On Working Remotely & No Longer Commuting with Chronic Pain

the train leaves the station without me / so does the bus / the sidewalks stay empty of my steps—the rushed ones, the ones pierced with pain, the its-too-late-at-night to still be walking ones / i keep my cash / it doesn’t load my metro card and then another card when the first one’s lost / i don’t panic in the car about leaving late—least not as much / when winter comes, i don’t sit on the cold, cold bench waiting and waiting, clutching a pair of my stockpiled hand warmers / i don’t bundle myself up in oppressive layers / or unravel in the late night, releasing the day’s pressure like a punctured balloon / instead i sit / and continue to sit / in this chair then that one / look out the window to escape the screen’s demands / wonder how i ever had fuel for those past travels / i rest / and i rise / and listen to the body that’s carried me here as it whispers the way forward

Ode to My Hearing Aids

Then God said
let there be sound
and divided the silence
wide enough for music 
to be let in and it was a good groove 
 
And God said
let there be overflow
sent sound in all directions
pin drops & children's laughter
phones ringing & plates clattering
and it was kind of good but too much at times
 
So God said
let there be volume control
let there be choice how loud life should be 
and there came the power to fade
the voices, the annoyances, the noise
and that was mighty good for all the unnecessary drama
 
Then God said let there be surprise, startle even
at the bird's chirp, the ice maker, 
the cabinet slammed shut
let there be delight
at the first calls in months
to father & best friend
and these were such good reasons for choking back tears 
that God saw
the dark & the light
dangling brilliantly from each ear
and God whispered amen
then smiled when it was heard.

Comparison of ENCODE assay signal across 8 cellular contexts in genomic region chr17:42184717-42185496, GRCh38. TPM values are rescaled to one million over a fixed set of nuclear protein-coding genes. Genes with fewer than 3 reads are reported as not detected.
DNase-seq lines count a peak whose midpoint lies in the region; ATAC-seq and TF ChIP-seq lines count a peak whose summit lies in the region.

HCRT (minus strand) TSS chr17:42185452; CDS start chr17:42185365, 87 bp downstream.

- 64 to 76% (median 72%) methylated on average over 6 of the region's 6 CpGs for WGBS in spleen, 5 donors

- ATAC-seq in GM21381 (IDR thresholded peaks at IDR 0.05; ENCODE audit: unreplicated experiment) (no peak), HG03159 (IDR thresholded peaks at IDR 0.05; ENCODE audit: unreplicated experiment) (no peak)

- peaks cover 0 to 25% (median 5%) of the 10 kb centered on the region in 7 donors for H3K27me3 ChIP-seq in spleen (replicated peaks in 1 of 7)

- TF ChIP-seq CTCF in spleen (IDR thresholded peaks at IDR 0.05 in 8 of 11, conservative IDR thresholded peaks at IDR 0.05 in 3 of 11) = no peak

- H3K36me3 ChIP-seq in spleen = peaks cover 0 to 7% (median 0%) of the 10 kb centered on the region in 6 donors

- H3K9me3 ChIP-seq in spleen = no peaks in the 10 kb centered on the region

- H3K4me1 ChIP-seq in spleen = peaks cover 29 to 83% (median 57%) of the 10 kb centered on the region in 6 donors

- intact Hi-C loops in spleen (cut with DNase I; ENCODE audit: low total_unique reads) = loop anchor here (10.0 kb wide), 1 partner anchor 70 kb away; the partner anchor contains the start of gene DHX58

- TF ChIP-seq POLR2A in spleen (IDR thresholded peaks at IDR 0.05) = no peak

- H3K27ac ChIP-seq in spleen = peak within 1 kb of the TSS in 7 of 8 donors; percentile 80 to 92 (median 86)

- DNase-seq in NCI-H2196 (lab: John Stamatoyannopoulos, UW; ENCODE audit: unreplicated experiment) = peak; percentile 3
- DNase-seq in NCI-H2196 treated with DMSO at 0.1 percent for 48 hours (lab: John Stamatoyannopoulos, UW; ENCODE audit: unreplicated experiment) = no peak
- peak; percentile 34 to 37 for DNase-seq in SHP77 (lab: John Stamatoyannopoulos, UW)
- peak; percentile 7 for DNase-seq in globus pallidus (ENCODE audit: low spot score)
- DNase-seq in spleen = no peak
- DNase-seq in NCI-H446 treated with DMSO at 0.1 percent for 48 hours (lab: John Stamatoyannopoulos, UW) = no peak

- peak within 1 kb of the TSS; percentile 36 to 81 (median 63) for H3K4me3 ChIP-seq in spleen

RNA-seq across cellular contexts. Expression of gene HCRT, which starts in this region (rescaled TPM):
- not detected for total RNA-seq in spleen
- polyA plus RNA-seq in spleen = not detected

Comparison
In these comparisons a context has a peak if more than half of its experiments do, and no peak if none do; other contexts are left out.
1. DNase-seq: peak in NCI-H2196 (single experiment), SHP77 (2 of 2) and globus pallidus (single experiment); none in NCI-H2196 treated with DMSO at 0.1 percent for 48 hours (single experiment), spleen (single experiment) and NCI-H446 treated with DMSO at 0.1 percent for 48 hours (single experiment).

Disclosure

I’m sorry, could you repeat that. I’m hard of hearing.
To the cashier
To the receptionist
To the insistent man asking directions on the street

I’m sorry, I’m hard of hearing. Could you repeat that?
At the business meeting
In the writing workshop
On the phone to make a doctor’s appointment

I’m-sorry-I’m-sorry-I’m-so-sorry-I’m-hard-for-the-hearing

Repeat.

           Repeat.

Hello, my name is Sorry
To full rooms of strangers
I’m hard to hear

I vomit apologies everywhere
They fly on bat wings
towards whatever sound beckons

I’m sorry. I’m sorry. I am so, so sorry
           and repeating
                       and not hearing

Dear (again)
I regret to inform you

I       am

here

 

Accommodation

The law wants my body reasonable
My body won't fence in its demands
Expects the world to stop
Whenever it wants to lay down
Throws up its middle finger
At deadlines, task lists,
Long awaited meetings
It ain't open to negotiation
Wants you to stop telling it to
Calm down
It has three settings: rest, spark, flare
All that talk about your inconvenience & your hardship
It calls that Bullshit
It will not wait in line
It will not be polite
It will not use its inside voice
It wants all the space
In every room of the house
The entire sky & the full lawn of grass
It wants to set it all aflame
My body is a pyromaniac
My body is the art 
Of Angela Bassett's right hand
Letting reason go up in smoke

Related Poems

Journey

Translated from the Macedonian by Ljubica Arsovska and edited by Patricia Marsh Stefanovska

Time trampled on you the moment you set out.
In the coach across the border
the conductor wiped the seats
with a brochure on human rights someone left behind.
Rain didn’t beat against the windows of the other passengers,
it was only yours that the raindrops hit like stones,
just like at the exit from a metro station you know
where it’s always raining
and the little orphans sniff glue from plastic bags
sprawled on the escalators.
Your soul shivered in the buffer zone,
your body gaped like a cupboard emptied before moving out,